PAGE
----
So you’ve been making your monthly Chapter 13 payment and it hasn’t been easy. There isn’t a lot of wiggle room to begin with but some months have been better than others. Plus, you know you’re on track to save a lot of money by completing the Chapter 13 bankruptcy. Then life happens. It’s the loss of a job, unexpected medical situation or a variety of other reasons why you may not be able to afford your monthly Chapter 13 payment anymore. So what do you do?
After filing Chapter 13 bankruptcy, you should confirm with your attorney whether the monthly mortgage payment is to be paid by you or the Chapter 13 bankruptcy Trustee. Often the mortgage payment is included in your monthly Chapter 13 payment and disbursed to the mortgage company by the Chapter 13 Trustee. Regardless of how the monthly payments are made to the mortgage company, you are eligible to deduct interest paid on your loan if you itemize your deductions on your tax return, and the mortgage interest meets the requirements established by the Internal Revenue Service. The same holds true if the property insurance and taxes are escrowed in your mortgage payment or whether you pay them directly to your insurance agent and city and county tax collector. They should be eligible for deduction on your taxes.
The mortgage company should continue to send you the Form 1098 Mortgage Interest Statement which will list the mortgage interest, insurance premiums and real estate taxes paid to them for the tax year. This will only include taxes and insurance if they were escrowed in your monthly payment. If you do not receive Form 1098 by early February following the tax year, you should contact the mortgage company and request they send the form to you. The information on Form 1098 is the same information the mortgage company provides to the Internal Revenue Service regarding your loan.
Most Chapter 13 bankruptcy cases are set to last for 36 to 60 months (3 to 5 years). During those years, you may experience a change in circumstances that put you in a position where you need to request for your plan payment to be lowered. The purpose of this blog post is to discuss the necessary steps to having your Chapter 13 plan payment reduced. Be sure to read everything carefully and contact our office if you have any additional questions.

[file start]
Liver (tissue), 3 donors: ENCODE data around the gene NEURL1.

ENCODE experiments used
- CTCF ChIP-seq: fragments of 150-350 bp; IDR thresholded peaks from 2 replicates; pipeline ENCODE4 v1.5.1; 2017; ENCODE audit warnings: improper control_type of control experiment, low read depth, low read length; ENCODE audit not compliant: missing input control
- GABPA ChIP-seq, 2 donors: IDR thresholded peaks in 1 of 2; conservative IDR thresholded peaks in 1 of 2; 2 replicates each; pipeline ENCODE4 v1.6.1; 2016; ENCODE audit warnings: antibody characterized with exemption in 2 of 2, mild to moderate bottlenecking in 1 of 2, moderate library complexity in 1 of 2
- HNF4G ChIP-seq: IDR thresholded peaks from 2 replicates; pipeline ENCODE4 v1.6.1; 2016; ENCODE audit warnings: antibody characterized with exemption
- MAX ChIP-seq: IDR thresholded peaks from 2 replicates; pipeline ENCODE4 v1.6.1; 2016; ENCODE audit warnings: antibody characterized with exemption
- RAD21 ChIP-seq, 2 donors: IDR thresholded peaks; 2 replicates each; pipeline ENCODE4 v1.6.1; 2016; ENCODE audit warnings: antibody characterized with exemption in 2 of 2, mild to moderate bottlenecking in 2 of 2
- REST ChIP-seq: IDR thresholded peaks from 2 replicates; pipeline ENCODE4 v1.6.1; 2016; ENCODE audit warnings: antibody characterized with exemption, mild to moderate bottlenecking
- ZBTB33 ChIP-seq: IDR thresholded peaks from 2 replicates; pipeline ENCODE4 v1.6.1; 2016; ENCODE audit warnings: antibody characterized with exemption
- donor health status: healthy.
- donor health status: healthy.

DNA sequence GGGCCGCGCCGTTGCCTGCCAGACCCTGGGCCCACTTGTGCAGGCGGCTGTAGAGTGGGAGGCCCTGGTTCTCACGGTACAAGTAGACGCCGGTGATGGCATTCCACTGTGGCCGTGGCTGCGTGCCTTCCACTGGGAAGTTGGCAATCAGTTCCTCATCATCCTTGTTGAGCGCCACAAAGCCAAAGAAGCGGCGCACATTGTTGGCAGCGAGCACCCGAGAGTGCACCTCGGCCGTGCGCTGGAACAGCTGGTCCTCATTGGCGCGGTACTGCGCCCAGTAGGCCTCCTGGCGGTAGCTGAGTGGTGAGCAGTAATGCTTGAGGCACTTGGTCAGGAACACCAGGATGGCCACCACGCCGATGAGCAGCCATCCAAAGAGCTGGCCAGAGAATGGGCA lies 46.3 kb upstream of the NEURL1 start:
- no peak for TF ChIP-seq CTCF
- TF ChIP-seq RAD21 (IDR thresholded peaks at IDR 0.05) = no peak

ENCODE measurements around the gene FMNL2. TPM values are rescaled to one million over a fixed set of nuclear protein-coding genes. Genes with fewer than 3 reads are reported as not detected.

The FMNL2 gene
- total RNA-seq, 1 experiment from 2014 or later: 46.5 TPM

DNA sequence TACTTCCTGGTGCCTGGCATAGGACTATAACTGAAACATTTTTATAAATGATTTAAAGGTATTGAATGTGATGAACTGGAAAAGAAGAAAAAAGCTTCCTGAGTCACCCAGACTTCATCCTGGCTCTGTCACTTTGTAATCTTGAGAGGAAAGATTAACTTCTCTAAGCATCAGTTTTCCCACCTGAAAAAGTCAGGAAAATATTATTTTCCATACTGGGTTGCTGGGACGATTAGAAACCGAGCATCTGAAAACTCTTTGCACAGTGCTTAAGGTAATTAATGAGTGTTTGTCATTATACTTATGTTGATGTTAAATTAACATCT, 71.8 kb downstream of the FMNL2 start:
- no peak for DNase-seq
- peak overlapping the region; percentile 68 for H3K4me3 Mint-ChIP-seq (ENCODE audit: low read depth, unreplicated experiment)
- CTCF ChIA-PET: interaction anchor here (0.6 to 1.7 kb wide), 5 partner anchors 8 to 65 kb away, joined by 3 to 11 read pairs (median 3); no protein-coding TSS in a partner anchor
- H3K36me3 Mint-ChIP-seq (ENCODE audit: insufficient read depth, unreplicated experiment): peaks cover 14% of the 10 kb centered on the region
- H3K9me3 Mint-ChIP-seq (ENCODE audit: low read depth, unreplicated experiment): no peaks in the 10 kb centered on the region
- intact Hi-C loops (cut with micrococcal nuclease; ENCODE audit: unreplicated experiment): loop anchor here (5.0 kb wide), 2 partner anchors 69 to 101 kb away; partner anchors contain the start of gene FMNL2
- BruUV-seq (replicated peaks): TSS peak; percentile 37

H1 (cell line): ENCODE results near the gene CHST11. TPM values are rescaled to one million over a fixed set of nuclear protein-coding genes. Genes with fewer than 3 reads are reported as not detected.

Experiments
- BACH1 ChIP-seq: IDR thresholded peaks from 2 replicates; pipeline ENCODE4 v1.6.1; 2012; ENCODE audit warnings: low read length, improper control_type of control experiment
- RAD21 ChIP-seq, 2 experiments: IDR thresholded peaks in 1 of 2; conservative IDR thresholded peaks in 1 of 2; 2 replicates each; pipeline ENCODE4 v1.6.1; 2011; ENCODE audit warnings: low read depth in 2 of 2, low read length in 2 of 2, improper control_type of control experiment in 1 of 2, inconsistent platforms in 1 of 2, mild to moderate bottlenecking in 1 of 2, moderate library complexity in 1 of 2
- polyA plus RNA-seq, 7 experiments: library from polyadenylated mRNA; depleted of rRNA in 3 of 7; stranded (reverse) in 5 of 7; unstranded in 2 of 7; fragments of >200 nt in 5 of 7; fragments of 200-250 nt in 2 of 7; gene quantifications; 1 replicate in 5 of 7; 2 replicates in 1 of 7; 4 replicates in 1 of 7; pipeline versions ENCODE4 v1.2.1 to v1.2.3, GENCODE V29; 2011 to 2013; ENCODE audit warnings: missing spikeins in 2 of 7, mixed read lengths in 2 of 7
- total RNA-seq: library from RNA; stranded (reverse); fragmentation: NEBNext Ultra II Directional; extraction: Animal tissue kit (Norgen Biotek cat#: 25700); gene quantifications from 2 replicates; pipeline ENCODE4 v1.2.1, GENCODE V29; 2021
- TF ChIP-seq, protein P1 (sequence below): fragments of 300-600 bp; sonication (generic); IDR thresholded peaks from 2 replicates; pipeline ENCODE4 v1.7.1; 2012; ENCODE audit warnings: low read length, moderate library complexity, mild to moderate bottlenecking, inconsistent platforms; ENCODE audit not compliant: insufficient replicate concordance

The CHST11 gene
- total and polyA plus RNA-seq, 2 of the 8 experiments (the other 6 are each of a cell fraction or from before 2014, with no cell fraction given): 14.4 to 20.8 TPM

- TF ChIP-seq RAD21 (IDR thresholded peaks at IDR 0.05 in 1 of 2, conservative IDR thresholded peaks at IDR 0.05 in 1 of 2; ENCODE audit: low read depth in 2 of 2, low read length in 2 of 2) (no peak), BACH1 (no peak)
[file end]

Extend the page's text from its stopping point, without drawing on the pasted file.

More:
When Can I Request For My Plan Payment To Be Lowered?
Receiving paychecks that are just slightly lower than when you filed the bankruptcy (for example, $50 or $100 per month) is generally not sufficient enough to get the court to lower your Chapter 13 payments. The Court is looking for a substantial change in circumstances. This could be a job loss, reduction in hours, medical issues, etc. If your circumstances have changed to the point where your income will not be what it was when you filed, follow our steps to requesting a review and/or modification of your plan payment.
Five Steps To Requesting A Reduction In A Chapter 13 Plan Payment:
Step 1: Email our office with documentation of all household income from the last 60 days. Your email should also include a completed Schedules I and J (click the blue link to get the necessary documents) and an explanation of what has changed and why you need a reduction in your plan payment.
Step 2: Give us a few days to review the information provided. We will contact you after we have reviewed the information and will let you know what we think we could request for your plan payment to be. If you agree with the request, we will prepare a motion to file with the bankruptcy Court.
Step 3: After the motion is filed with the Court, a hearing date will be set. You need to plan to attend the hearing.
Step 4: Before the hearing, you will receive a packet of information from the Trustee’s office. They will be asking you to fill out a budget and submit your last 60 days of income. The budget you provide to them needs to match the one we sent to you that you agreed on prior to the motion being filed.
Step 5: We will attend the hearing with you and if all goes as planned, your request for your plan payment to be lowered will be approved.
A few FYIs:
Not everyone qualifies for a reduction in plan payment. Everyone’s circumstances are different. If you are in a Chapter 13 and your entire plan payment is going to house, car, taxes, and/or other secured or priority debts, then your plan payment cannot be lowered without you being willing to surrender some of your property. In other words, there may be certain debts that the Court has to be able to pay in your case if you want to keep everything.
If you have a temporary change in circumstances (for example, you will be out of work for four weeks due to medical procedures), contact the Trustee’s office in writing and let them know what is going on, and ask if there is any way to have the payments reduced or stopped for one month.